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Which clippings match 'Ideal Form' keyword pg.1 of 2
05 DECEMBER 2013

How calculus is changing architecture

"So, working with Bentley and MicroStation, we've written a custom piece of software that networks all of the components together into these chunks of information, so that if we change any element along the length of the building, not only does that change distribute through each one of the trusses, but each one of the trusses then distributes that information down the length of the entire facade of the building. So it's a single calculation for every single component of the building that we're adding onto. So, it's tens of millions of calculations just to design one connection between a piece of structural steel and another piece of structural steel. But what it gives us is a harmonic and synthesized relationship of all these components, one to another.

This idea has, kind of, brought me into doing some product design, and it's because design firms that have connections to architects, like, I'm working with Vitra, which is a furniture company, and Alessi, which is a houseware company. They saw this actually solving a problem: this ability to differentiate components but keep them synthetic. So, not to pick on BMW, or to celebrate them, but take BMW as an example. They have to, in 2005, have a distinct identity for all their models of cars. So, the 300 series, or whatever their newest car is, the 100 series that's coming out, has to look like the 700 series, at the other end of their product line, so they need a distinct, coherent identity, which is BMW. At the same time, there's a person paying 30,000 dollars for a 300–series car, and a person paying 70,000 dollars for a 700 series, and that person paying more than double doesn't want their car to look too much like the bottom–of–the–market car. So they have to also discriminate between these products. So, as manufacturing starts to allow more design options, this problem gets exacerbated, of the whole and the parts."

(Greg Lynn, February 2005)

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TAGS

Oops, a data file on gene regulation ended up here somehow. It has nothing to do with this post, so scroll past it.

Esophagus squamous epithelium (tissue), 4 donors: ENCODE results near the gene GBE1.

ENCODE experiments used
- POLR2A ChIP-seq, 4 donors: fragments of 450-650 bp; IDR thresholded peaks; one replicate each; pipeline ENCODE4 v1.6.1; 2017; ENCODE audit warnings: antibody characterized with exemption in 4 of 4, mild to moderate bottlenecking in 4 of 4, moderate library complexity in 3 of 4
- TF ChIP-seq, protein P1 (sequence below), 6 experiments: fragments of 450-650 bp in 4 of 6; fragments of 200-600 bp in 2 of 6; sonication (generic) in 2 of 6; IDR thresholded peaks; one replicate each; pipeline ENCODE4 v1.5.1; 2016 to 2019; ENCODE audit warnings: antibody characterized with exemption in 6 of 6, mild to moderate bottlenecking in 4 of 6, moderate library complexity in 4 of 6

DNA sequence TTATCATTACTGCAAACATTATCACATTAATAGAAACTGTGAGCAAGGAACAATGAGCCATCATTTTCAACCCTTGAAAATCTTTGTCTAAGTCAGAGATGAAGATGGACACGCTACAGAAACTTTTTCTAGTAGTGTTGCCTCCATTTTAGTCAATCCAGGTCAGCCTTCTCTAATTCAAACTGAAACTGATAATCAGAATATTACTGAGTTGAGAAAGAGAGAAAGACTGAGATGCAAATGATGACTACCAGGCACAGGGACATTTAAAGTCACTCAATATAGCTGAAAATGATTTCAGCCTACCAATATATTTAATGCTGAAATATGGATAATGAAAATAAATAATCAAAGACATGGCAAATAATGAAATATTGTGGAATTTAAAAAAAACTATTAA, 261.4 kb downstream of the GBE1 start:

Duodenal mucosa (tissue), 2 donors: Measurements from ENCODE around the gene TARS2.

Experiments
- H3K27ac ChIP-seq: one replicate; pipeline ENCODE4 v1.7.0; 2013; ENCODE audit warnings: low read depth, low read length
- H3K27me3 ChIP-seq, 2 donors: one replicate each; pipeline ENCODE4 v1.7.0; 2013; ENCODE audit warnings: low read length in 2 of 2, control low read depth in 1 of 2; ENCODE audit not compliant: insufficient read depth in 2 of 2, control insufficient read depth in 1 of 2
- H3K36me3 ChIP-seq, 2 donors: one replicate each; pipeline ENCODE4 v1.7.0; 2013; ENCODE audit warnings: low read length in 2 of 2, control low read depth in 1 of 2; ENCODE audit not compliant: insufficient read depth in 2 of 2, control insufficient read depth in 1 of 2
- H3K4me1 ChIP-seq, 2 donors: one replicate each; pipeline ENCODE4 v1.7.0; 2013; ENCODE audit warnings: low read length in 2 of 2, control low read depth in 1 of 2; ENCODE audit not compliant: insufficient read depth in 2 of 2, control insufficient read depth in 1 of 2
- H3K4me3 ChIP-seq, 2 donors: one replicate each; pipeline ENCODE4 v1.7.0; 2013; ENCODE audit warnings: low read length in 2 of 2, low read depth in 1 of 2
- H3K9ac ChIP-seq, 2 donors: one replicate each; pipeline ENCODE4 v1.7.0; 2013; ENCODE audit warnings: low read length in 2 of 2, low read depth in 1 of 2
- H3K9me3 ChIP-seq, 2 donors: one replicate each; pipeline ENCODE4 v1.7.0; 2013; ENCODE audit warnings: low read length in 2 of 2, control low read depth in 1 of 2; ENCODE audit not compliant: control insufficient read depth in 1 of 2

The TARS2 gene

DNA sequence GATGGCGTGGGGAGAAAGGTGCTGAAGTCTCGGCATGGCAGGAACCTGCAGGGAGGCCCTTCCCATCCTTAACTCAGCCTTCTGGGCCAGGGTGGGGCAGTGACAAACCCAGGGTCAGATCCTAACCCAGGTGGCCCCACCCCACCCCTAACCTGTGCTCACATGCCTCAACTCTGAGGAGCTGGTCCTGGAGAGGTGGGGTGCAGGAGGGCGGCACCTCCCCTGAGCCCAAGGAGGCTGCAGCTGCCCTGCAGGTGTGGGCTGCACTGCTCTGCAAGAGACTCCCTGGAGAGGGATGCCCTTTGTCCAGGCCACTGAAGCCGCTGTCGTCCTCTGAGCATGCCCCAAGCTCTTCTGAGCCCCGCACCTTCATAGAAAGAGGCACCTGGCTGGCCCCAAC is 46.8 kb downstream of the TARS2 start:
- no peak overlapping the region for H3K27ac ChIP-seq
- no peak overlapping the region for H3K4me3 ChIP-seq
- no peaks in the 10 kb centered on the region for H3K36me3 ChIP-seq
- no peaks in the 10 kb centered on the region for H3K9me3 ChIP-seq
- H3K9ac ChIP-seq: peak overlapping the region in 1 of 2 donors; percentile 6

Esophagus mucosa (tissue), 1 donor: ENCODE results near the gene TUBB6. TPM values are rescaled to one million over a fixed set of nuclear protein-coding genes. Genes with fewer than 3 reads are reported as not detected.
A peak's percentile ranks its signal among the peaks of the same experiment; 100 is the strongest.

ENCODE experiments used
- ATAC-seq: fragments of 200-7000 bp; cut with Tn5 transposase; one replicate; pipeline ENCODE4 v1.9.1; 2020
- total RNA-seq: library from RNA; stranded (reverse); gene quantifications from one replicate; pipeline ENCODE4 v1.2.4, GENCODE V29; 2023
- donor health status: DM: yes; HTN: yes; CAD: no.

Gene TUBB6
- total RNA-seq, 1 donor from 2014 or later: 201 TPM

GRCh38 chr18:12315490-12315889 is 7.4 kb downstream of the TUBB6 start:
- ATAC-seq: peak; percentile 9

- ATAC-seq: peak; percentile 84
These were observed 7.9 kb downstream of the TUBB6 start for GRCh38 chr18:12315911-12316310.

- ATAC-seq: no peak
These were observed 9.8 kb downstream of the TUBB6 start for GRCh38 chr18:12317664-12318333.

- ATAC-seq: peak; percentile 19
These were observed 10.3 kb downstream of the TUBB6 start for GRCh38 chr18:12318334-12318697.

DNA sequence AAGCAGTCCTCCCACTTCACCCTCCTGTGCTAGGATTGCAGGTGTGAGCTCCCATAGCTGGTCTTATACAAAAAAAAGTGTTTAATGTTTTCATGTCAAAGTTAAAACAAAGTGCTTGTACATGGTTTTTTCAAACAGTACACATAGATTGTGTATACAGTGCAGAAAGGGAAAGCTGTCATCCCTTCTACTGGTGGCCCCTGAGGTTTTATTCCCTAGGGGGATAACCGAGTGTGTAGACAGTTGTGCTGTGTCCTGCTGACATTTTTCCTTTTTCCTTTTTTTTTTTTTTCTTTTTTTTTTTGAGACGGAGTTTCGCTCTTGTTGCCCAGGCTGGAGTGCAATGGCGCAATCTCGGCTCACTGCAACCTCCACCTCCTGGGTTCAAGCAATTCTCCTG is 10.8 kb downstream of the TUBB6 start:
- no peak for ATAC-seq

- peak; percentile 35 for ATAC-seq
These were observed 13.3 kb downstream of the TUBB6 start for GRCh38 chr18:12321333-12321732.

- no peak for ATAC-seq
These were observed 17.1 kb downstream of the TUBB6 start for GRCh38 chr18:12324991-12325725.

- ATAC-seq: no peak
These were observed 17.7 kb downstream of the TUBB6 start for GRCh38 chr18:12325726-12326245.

2005abnormalityalgorithmalgorithmic architecture • Antonio Gaudi • architecture • beautiful architecture • beauty • Bentley Motors • BMW • bridge • bubble diagram • buildingcalculation • calculus • Chris Williams • Christopher Wren • computational aestheticscontinuous series • curvature • custom software • dais • digital fabricationdigital toolsdimensions • Frei Otto • furniture • generic form • genetic evolutiongothic • Greg Bateson • Greg Lynn • harmonic • houseware • human-scale understandingideal form • intricacies of scale • Mannheim Concert Hall • manufacturingmathematics • MicroStation • model of beauty • model of nature • modular architecture • monstrosity • mutation • natural form • Norman Foster • parabola • part-whole thinking • physiological development • product designproduct differentiationproportions • Robert Maillart • structural abstractionstructural forcesstructural formstructuresymmetrysynthesised relationship • teratology • vertebrae • Vitra • vocabulary of form • William Bateson

CONTRIBUTOR

Simon Perkins
04 MAY 2012

Lucy McRae: body architect and synthetic biologist

"Lucy creates provocative and often grotesquely beautiful imagery that suggests a new breed existing in an alternate world.

Trained as a classical ballerina and architect her work inherently fascinates with the human body. The media call her inventor, friends call her a trailblazer. Either way, she relies on instinct to evolve an extraordinary visual path that is powerful, primal and uniquely Lucy McRae."

(Lucy McRae)